Physical activity: Muscular activity provides the greatest variation in energy expenditure. The amount of energy consumed depends on the duration and intensity of the exercise. The daily expenditure of energy can be estimated by carefully recording the type and duration of all activities. In general, a sedentary person requires about 30–50% more than the resting caloric requirement for energy balance (see Figure 27.6), whereas a highly active individual may require 100% or more calories above the RMR.

22 4. Acceptable Macronutrient Distribution Ranges
Acceptable Macronutrient Distribution Ranges (AMDR) are defined as: A range of intakes for a particular macronutrient that is associated with reduced risk of chronic disease while providing adequate amounts of essential nutrients. The AMDR for adults is 45–65% of their total calories from carbohydrates, 20–35% from fat, and 10–35% from protein (Figure 27.7). The biologic properties of dietary fat, carbohydrate, and protein are described below.

23 Figure 27.7 Acceptable macronutrient distribution ranges in adults.

24 5. Dietary Fats The incidence of a number of chronic diseases is significantly influenced by the kinds and amounts of nutrients consumed (Figure 27.8) Dietary fats most strongly influence the incidence of coronary heart disease (CHD); evidence linking dietary fat and the risk for cancer or obesity is much weaker. In the past dietary recommendations emphasized decreasing the total amount of fat in the diet Research now indicates that the type of fat is more important than the total amount of fat consumed.

25 Figure 27.8 Influence of nutrition on some common causes of death in the United States in the year Red indicates causes of death in which the diet plays a significant role. Blue indicates causes of death in which excessive alcohol consumption plays a part. (*Diet plays a role in only some forms of cancer.)

26 A. Plasma lipids and CHD Plasma cholesterol may arise from the diet or from endogenous biosynthesis. In either case, cholesterol is transported between the tissues in combination with protein and phospholipids as lipoproteins. Low-density lipoprotein (LDL) and high-density protein (HDL): The level of plasma cholesterol is not precisely regulated, but rather varies in response to the diet. Elevated levels result in an increased risk for cardiovascular disease (Figure 27.9).

27 Figure 27.9 Correlation of the death rate from coronary heart disease with the concentration of plasma cholesterol. [Note: The data were obtained from a six year study of men with the death rate adjusted for age.]

28 A. Plasma lipids and CHD The risk increases progressively with higher values for serum total cholesterol. A much stronger correlation exists between the levels of blood LDL cholesterol and heart disease In contrast, high levels of HDL cholesterol have been associated with a decreased risk for heart disease. Abnormal levels of plasma lipids (dyslipidemias) act in combination with smoking, obesity, sedentary lifestyle, and other risk factors to increase the risk of CHD. Elevated plasma triacylglycerols are also a risk factor for CHD, but the association is weaker than that of LDL cholesterol with CHD.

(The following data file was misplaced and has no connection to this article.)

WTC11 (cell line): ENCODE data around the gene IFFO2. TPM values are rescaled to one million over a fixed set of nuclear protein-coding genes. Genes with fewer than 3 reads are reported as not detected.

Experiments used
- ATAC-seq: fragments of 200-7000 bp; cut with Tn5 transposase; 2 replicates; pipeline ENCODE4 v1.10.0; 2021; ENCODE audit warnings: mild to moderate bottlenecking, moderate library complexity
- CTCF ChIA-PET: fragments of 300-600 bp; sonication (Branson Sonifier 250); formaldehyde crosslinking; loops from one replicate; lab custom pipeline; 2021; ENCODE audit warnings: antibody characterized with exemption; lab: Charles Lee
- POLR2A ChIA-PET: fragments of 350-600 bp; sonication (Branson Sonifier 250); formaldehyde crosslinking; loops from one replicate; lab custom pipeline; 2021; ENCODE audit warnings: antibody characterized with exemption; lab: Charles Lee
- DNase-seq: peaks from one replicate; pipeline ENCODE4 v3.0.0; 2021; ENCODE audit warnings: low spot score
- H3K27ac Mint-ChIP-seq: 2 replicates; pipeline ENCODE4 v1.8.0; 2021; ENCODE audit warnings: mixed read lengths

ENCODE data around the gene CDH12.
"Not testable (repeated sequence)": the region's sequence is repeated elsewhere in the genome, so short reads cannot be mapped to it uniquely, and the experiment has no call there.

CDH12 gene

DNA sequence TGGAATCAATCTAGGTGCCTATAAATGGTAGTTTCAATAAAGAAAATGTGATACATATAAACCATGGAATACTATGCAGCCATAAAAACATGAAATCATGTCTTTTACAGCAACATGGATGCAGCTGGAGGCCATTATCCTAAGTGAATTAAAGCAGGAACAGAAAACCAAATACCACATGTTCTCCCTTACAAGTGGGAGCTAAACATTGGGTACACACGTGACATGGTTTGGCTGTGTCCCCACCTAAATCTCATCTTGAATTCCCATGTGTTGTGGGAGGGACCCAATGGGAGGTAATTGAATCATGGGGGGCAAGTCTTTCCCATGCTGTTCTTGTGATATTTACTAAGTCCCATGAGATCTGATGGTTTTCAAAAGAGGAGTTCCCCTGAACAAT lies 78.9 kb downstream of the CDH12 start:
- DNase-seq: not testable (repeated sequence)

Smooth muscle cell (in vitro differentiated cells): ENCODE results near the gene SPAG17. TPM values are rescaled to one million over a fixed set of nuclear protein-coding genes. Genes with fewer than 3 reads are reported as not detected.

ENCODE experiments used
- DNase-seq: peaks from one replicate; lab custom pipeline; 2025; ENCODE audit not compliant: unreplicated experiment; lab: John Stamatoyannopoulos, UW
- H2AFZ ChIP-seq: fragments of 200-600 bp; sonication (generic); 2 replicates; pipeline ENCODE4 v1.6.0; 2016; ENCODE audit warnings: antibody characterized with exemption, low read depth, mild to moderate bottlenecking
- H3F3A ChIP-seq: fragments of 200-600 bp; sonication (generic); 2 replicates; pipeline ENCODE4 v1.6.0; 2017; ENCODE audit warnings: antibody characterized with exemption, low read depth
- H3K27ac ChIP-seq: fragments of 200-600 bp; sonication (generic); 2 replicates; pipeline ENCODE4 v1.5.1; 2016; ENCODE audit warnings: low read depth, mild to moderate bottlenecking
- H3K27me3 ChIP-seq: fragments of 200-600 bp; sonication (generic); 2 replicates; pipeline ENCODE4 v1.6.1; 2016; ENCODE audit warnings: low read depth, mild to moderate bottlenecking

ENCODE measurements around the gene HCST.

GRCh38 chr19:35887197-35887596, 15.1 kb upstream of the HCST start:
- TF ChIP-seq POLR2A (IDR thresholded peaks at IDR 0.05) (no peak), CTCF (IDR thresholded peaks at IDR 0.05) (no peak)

29 B. Dietary fats and plasma lipids
Triacylglycerols are quantitatively the most important class of dietary fats. The influence of triacylglycerols on blood lipids is determined by the chemical nature of their constituent fatty acids. The presence or absence of double bonds (saturated vs. mono- and polyunsaturated), the number and location of the double bonds (n-6 vs n-3), and the cis vs. trans configuration of the unsaturated fatty acids are the most important structural features that influence blood lipids.

30 B. Dietary fats and plasma lipids
Saturated fat: Triacylglycerols composed primarily of fatty acids whose side chains do not contain any double bonds are referred to as saturated fats. Consumption of saturated fats is strongly associated with high levels of total plasma cholesterol and LDL cholesterol, and an increased risk of CHD. The main sources of saturated fatty acids are dairy and meat products and some vegetable oils, such as coconut and palm oils (Figure 27.10). Most experts strongly advise limiting intake of saturated fats.

31 B. Dietary fats and plasma lipids
Monounsaturated fats: Triacylglycerols containing primarily fatty acids with one double bond are referred to as monounsaturated fat. Unsaturated fatty acids are generally derived from vegetables and fish. When substituted for saturated fatty acids in the diet, monounsaturated fats lower both total plasma cholesterol and LDL cholesterol, but maintain or increase HDL cholesterol. This ability of monounsaturated fats to favorably modify lipoprotein levels may explain, in part, the observation that Mediterranean cultures, with diets rich in olive oil (high in monounsaturated oleic acid), show a low incidence of CHD.